On October 15, Conservative MP Sir David Amess died after being stabbed multiple times at his constituency surgery in Essex.
At Hampshire County Council's full council meeting last week, council leader Cllr Keith Mans - who knew the late MP from their time together in parliament - led a tribute to his former colleague.
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He said: 'He (David Amess) has been a friend of mine for 40 years; we were on the same selection course for adopted constituents way back in 1981.
'Although I didn't agree with him on everything he believed in - as he didn't with me - the fact is he was a tremendous member of parliament.
'I think it's a sad sign of the times that these sorts of things are going on. I don't know if it's linked to social media or what, but certainly from my time in parliament I never experienced the sorts of things they experience today.'
Cllr Mans was MP for Wyre, Lancashire, from 1987 to 1997, and sat on the defence committee during his final two years in office.
The council leader also thanked Hampshire county councillors for their tributes to his friend.
But he went on to warn councillors that in the wake of David Amess' death, they cannot be too cautious.
He said: 'I think this applies to us councillors, and others in the public domain doing an important job.
'We have to think carefully about how we carry out our business in the future, bearing in mind the sort of times we live in.'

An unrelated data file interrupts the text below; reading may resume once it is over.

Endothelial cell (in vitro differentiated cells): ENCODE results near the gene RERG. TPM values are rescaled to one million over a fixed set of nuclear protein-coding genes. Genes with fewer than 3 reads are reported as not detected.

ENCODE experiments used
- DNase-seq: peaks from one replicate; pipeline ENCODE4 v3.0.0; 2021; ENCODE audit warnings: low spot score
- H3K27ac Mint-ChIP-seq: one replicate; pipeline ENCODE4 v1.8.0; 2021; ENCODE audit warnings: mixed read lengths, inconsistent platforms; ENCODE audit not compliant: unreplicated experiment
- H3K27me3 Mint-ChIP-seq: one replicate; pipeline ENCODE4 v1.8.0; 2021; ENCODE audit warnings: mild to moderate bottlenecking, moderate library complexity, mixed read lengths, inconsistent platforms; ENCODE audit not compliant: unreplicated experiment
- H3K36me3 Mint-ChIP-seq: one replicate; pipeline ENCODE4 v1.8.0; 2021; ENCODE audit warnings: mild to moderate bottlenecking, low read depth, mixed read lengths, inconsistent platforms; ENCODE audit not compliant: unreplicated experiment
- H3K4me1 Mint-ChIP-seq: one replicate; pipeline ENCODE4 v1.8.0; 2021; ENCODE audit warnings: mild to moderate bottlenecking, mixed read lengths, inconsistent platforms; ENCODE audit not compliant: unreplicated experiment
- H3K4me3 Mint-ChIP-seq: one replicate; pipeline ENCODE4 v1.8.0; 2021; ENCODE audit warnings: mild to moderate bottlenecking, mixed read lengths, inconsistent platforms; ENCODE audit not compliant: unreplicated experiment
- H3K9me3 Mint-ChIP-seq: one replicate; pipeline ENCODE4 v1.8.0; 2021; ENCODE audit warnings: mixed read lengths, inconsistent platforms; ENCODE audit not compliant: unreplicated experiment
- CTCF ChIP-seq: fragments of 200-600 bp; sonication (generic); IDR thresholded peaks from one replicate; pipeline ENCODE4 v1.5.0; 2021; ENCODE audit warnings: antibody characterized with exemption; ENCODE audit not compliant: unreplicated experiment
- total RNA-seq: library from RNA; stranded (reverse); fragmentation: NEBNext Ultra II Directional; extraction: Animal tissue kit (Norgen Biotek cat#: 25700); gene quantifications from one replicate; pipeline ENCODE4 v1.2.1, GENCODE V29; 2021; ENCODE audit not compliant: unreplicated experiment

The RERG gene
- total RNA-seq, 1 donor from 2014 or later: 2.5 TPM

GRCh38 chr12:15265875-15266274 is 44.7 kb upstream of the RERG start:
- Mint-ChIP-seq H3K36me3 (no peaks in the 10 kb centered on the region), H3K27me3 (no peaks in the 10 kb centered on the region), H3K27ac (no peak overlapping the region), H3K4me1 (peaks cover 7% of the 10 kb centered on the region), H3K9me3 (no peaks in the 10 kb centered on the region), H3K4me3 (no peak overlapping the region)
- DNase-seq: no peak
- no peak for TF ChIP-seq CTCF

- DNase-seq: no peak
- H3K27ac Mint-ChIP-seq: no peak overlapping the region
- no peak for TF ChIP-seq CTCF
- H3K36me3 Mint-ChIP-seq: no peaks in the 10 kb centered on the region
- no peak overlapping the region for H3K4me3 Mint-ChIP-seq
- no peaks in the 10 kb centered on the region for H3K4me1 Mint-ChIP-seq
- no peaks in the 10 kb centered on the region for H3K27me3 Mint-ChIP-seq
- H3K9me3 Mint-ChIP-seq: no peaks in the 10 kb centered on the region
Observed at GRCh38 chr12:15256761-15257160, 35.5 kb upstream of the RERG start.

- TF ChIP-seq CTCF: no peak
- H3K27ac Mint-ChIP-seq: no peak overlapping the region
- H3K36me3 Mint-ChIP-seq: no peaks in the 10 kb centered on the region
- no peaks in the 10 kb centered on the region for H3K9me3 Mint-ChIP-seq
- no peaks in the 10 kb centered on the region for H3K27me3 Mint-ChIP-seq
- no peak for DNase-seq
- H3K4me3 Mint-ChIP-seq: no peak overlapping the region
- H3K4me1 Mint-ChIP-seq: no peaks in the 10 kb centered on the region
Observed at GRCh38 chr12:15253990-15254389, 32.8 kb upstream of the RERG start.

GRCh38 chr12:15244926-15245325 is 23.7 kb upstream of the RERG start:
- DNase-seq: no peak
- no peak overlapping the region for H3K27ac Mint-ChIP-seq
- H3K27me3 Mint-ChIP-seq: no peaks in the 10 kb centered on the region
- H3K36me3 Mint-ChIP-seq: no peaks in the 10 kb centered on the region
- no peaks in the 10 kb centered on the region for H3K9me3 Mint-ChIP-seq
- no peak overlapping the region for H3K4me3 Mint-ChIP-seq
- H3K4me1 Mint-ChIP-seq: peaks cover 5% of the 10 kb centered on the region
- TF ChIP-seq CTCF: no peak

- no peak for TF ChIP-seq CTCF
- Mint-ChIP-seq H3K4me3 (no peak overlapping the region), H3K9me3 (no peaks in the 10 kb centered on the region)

One politician who has already made changes in the interest of safety is Gosport MP Caroline Dinenage.
She said: 'I'm determined to continue to serve my constituents and offer face-to-face contact, but I'm also mindful of the fact that I have a duty to keep those around me safe.
'We have had a security audit of our systems and made some changes, notably one of my biggest regrets is that we can't offer drop-in surgeries anymore, they will be by appointment only.’
Portsmouth South MP Stephen Morgan said: 'The tragic death of Sir David Amess is the second incident in five years an MP has died in their constituency whilst serving the people they represent, so it’s right for an immediate review of MPs’ security to have been ordered.
'A vital part of our democracy is MPs being able to be both visible and accountable to their constituents, listening to views and concerns and taking them back to Westminster. This important link to the people we serve has come under threat in recent years and understandably some MPs will be concerned by this, but those who seek to intimate cannot, and will not, prevail.
'The security of my office and staff is a priority and the necessary security protocols are followed. I will wait to see what the outcomes are of the home secretary’s review, but it’s clear now changes need to be made.'